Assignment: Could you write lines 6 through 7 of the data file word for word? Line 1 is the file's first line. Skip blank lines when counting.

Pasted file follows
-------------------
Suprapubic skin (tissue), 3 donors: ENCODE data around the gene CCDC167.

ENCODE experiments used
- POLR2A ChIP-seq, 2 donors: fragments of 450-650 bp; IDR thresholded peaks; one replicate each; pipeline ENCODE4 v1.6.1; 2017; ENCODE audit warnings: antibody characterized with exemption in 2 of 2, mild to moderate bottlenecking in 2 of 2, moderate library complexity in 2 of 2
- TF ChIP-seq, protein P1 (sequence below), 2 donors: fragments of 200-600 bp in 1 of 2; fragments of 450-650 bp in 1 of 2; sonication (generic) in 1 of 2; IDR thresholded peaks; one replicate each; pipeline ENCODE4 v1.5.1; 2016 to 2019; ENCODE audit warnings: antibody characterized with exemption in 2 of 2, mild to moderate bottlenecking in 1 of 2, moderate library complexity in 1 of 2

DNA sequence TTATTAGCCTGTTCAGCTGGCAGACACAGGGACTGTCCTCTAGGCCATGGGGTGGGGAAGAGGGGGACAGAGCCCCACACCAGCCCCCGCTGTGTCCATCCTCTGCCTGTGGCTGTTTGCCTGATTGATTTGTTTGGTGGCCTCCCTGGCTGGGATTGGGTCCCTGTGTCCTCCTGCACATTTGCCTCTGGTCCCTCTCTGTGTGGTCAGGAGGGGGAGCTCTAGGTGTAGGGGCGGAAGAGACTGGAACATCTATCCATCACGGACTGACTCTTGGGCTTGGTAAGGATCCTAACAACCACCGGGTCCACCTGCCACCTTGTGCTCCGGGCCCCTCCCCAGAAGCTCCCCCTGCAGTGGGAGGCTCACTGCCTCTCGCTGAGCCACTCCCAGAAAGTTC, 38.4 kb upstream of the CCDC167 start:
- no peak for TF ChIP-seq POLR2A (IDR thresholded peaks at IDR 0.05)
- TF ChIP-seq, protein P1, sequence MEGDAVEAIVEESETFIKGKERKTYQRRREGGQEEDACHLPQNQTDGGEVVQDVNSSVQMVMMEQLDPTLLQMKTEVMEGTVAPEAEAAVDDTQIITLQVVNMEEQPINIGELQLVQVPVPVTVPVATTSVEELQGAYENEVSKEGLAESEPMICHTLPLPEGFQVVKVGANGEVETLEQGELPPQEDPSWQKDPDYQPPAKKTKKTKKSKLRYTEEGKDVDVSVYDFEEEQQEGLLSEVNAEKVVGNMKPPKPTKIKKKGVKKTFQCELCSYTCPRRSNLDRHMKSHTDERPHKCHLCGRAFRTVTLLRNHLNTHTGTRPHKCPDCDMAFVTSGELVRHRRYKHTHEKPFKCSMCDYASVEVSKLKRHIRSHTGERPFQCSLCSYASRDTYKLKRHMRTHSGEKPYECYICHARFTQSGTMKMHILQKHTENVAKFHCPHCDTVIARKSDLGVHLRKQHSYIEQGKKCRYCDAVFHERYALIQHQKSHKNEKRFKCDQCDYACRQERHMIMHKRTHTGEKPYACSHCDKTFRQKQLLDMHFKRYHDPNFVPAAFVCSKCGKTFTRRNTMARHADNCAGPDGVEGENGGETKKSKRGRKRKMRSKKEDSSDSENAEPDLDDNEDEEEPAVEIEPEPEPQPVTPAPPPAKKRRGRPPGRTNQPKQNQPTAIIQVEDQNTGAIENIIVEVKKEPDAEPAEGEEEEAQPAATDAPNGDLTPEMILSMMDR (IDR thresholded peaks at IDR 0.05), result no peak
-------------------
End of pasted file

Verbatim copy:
- no peak for TF ChIP-seq POLR2A (IDR thresholded peaks at IDR 0.05)
- TF ChIP-seq, protein P1, sequence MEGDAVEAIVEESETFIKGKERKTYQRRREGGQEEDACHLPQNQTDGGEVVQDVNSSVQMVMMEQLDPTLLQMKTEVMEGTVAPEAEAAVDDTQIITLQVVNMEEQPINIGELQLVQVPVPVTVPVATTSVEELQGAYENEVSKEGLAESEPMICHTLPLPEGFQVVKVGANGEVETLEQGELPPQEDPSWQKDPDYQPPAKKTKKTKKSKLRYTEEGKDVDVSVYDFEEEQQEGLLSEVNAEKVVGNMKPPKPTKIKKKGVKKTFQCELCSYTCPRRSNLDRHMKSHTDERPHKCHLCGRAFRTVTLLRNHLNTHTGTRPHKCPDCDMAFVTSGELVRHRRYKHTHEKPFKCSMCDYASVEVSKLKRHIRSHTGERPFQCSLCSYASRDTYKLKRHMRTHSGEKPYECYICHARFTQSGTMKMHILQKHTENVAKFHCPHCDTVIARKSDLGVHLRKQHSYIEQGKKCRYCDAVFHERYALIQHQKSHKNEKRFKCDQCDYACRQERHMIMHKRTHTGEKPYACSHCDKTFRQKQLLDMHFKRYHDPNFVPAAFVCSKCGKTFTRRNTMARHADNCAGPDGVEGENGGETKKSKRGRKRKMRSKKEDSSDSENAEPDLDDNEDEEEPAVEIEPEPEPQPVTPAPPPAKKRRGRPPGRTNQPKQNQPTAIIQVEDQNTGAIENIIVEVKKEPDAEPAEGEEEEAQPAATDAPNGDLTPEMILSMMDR (IDR thresholded peaks at IDR 0.05), result no peak